To be honest, all I ever wanted was to be married. I know that sounds so “1950s” of me, but it is the truth. I didn’t even meet Dan until I was 24 (he was 29). One of my younger sisters had already married. Then, Dan came along, and all my dreams seemed to fall into place, only to be crushed 12 short years later.

It isn’t fair!

So, for a long time, whenever I saw happy couples or a dad playing with his kids, I would burst into tears or, worse, I would actually think, “Yeah, you’re happy now, but wait until one of you gets a terrible disease or gets hit by a bus or something….” I even started crying when we took the kids to see “Frozen” because of that silly song Anna sings about falling in love with that character everyone knows will turn out to be the villain!

Thankfully, I did eventually recognize how angry I was, and I did manage to work through those feelings. I realized I was focusing too much on myself….on only my problems. Dan was the one going through this, not me. Dan was the one who had been robbed of everything he was, not me.

Toward the end of Dan’s illness and since his death, I have begun to look at my circumstances, my personal tragedy, differently. I figured out that I lived a fairy tale, and Dan was my Prince Charming. Maybe I didn’t get my “happily ever after,” but I did, if only for a short time, have my true love. A fairy tale isn’t about the ending. It’s about believing, hoping, and trusting. It’s about fighting the evil, together, on the journey. It’s about the love you share along the way.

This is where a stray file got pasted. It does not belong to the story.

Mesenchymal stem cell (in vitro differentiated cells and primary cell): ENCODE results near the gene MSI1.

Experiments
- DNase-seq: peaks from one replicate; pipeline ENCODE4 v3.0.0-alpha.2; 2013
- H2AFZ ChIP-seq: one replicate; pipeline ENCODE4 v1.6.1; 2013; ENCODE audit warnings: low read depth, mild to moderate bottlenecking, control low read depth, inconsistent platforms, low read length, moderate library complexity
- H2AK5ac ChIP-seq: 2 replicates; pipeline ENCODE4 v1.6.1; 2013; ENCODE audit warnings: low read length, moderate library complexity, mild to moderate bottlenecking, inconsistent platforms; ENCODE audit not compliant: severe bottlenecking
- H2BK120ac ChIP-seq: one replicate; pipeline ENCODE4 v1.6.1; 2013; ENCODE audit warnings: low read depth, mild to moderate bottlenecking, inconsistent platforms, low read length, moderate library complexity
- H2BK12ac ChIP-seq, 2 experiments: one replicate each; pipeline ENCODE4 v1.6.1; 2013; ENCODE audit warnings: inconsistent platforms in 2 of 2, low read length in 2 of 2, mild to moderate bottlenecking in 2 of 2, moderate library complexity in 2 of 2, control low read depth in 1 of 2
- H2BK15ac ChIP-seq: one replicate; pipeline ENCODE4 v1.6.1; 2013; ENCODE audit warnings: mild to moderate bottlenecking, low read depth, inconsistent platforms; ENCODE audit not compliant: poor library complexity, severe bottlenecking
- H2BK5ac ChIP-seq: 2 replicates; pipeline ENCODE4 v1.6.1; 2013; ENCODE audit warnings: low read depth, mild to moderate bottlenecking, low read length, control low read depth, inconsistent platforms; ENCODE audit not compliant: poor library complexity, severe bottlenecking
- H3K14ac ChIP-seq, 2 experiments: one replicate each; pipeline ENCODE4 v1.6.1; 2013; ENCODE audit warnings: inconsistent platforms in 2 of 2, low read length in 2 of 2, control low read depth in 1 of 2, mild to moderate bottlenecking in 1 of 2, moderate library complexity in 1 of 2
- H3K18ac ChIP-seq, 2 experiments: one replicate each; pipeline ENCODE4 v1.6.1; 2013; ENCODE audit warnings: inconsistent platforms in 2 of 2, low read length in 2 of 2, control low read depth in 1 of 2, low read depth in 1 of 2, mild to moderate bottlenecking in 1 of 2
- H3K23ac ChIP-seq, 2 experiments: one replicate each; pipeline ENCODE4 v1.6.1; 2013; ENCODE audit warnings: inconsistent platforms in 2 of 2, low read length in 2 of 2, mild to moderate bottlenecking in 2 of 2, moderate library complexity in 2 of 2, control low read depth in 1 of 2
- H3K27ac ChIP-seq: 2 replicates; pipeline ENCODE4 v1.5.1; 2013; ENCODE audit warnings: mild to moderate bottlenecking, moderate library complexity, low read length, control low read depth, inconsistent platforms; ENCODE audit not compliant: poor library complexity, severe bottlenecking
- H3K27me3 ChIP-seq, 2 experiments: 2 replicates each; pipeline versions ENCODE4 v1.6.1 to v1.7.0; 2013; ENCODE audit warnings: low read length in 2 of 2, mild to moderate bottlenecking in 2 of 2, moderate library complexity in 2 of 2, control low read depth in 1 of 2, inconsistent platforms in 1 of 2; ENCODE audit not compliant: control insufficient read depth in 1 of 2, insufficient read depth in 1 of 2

Maybe, God gave me to Dan, not the other way around. Perhaps, out of the billions of people on this planet, I was the one chosen to accompany Dan on his horrible journey, and, if that is the case, then my marriage, my circumstances, are a privilege, not a burden. A sacred challenge that I hope I rose too.

Believe me, I didn’t arrive at these conclusions overnight, and I am not saying that anything about my experience applies to anyone else. My anger gave way to intense sadness and despair….hopelessness….depression. At my worst, I was so worn down that I didn’t even notice I was physically sick. Scary!

Thankfully, God knew I needed help, and he put several people in my life, at just the right times. I will be talking about these special relationships, individually, in future posts, but the one that pertains to this situation…..the person God placed in my life to directly help me manage my depression…..is my primary care physician (PCP). He is an incredibly insightful man who had enough patience to introduce a course of treatment slowly enough for me to contemplate it, and he had enough wisdom to know when to “put his foot down” and push me in the right direction. For that, I am truly grateful.

Thank you, Dr. W.

I can’t really say I am “out of the woods,” yet. Dan died less than two months ago…..
But I can say that with God’s help, my family and friends’ support, and the exceptional care of a great PCP….

I will be okay.

Later,
Tela